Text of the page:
The Role of the Courts in Contract Affairs:


By the mid-1800s, courts had established the fundamental principles that govern the formation, performance, and enforcement of the bargain contract. They created a complex system of universal rules that mirrored the propositions of classical contract theory. This system assumed that equal parties exist in the marketplace and that each party is competent to choose the terms upon which he is willing to be bound. The presumption of party competence led to the conclusion that courts were not to inquire into the fairness of contracts or contract content, but to exercise restraint and to enforce bargains as made. Their role was to act as “detached umpires or referees, doing no more than to see that the rules of the game were observed and refusing to intervene affirmatively to see that justice or anything of that sort was done.” But courts were not indifferent to the realities of contract practice. Common law doctrines granted the power to avoid contract obligations to minors as well as to those victimized by fraud, duress, and undue influence. These doctrines were narrowly defined and limited in number in order to avoid the adverse consequences that were believed to flow to the economic order from state regulation of private contracting. Except in extraordinary circumstances, courts avoided scrutiny of contract equities on the grounds that efforts to achieve justice in individual cases limited freedom of contract and fostered uncertainty that promises would be kept. Commercial life in this country could ill-afford a system of principles that restricted private autonomy and threatened efficiency in the exchange of goods and services.” Thus, the responsibility of the courts to protect those who were weak and vulnerable did not extend to parties who suffered hardships simply because they failed to protect themselves.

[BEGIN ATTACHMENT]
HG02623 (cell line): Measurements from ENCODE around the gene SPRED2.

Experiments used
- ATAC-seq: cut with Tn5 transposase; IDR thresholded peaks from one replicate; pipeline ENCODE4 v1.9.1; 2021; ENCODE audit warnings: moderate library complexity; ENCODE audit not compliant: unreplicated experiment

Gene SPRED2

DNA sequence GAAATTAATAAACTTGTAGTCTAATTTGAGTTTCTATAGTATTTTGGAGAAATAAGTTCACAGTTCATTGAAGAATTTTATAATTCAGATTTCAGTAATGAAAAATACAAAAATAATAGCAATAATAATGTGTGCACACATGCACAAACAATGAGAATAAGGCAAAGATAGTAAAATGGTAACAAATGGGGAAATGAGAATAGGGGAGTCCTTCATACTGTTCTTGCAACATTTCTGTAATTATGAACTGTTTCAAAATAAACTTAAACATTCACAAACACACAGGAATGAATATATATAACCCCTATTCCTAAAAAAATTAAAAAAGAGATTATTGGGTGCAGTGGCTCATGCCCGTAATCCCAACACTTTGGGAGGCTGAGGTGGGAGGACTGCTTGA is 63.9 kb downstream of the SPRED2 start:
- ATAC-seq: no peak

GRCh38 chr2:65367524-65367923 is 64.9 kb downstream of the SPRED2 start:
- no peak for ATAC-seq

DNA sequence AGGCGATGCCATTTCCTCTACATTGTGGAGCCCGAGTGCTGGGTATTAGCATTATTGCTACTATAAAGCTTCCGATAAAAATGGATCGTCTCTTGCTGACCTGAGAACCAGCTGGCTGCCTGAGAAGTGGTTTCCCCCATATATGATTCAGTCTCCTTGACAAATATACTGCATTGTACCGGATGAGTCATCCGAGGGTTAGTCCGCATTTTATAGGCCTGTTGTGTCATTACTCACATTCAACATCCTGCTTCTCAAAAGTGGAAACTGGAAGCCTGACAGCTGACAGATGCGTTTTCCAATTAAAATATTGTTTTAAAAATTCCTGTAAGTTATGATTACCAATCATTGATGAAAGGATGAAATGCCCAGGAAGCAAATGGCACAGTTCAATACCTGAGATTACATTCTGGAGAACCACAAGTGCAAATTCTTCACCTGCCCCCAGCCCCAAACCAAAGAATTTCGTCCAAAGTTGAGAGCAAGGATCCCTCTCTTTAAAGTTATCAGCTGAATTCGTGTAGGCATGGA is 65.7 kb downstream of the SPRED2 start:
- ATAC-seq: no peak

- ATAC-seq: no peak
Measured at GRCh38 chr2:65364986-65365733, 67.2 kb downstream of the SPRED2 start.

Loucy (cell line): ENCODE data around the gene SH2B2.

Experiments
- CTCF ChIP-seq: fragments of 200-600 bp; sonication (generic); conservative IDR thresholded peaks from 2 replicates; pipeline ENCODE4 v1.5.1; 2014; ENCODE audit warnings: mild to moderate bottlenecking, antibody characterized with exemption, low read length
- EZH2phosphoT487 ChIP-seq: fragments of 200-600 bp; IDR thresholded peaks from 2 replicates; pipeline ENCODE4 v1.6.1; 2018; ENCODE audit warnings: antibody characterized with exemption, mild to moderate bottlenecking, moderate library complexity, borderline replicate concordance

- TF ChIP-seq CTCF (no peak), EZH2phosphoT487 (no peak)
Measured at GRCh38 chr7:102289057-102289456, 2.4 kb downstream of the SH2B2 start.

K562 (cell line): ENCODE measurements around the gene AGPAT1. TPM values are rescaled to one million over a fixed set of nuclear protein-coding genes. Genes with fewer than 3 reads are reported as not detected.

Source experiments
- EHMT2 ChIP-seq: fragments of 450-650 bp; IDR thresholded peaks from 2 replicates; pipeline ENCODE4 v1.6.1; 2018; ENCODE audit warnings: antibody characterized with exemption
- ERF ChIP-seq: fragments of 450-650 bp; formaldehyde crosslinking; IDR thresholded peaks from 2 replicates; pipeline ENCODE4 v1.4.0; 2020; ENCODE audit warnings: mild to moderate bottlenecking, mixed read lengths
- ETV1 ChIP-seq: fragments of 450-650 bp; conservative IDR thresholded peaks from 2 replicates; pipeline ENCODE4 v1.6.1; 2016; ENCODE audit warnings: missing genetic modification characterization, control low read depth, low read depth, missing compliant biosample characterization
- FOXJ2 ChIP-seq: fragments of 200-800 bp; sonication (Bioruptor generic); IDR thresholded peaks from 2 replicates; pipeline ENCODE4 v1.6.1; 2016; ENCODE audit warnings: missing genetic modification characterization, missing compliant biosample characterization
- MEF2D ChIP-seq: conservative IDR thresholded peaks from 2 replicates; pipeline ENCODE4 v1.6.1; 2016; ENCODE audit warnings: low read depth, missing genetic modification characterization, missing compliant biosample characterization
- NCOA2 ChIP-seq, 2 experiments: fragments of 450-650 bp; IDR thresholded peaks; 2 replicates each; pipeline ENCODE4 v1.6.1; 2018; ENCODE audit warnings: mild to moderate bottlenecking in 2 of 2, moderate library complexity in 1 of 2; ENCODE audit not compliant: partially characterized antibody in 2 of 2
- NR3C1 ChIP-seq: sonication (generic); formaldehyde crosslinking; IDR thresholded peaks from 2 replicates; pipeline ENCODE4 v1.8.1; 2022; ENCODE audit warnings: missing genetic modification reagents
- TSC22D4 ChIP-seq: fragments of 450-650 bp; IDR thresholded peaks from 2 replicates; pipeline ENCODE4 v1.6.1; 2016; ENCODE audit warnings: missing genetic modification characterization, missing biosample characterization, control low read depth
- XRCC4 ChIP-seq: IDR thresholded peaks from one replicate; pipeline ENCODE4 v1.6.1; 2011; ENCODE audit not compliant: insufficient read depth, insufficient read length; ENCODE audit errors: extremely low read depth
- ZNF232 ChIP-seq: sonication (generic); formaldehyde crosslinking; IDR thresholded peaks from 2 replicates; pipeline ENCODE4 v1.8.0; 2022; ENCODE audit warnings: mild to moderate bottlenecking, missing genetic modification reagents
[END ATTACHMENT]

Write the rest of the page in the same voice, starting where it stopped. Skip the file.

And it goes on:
Court Jurisdiction and the Liability of Judges
The Pure Contract Trust is based on:

  1. The U.S. Constitution being the law of the Parties;
  2. The obligation of contracts clause being in full force and effect;
  3. An amendment to the U.S. Constitution being required to change it;
  4. All statutes, regulations, and court decisions contrary to the obligation of contracts clause being null and void;
  5. All judges having sworn an oath to uphold the U.S. Constitution – including the obligation of contracts clause;
  6. Any judges ruling contrary to the obligation of contracts clause are not only violating their oaths of office, but also acting beyond their jurisdiction – and should be prosecuted to the full extent of the law.
  • “It is never to be forgotten that in the construction of the language of the Constitution, we are to place ourselves as nearly as possible in the condition of the men who framed that instrument.” Ex Parte Bain, 12 U. S. 1. 7 S. Ct. 781.
  • “We are bound to interpret the Constitution in the light of the law as it existed at the time it was adopted.” Mattos vs. U.S., 156 U.S. 237 at 243.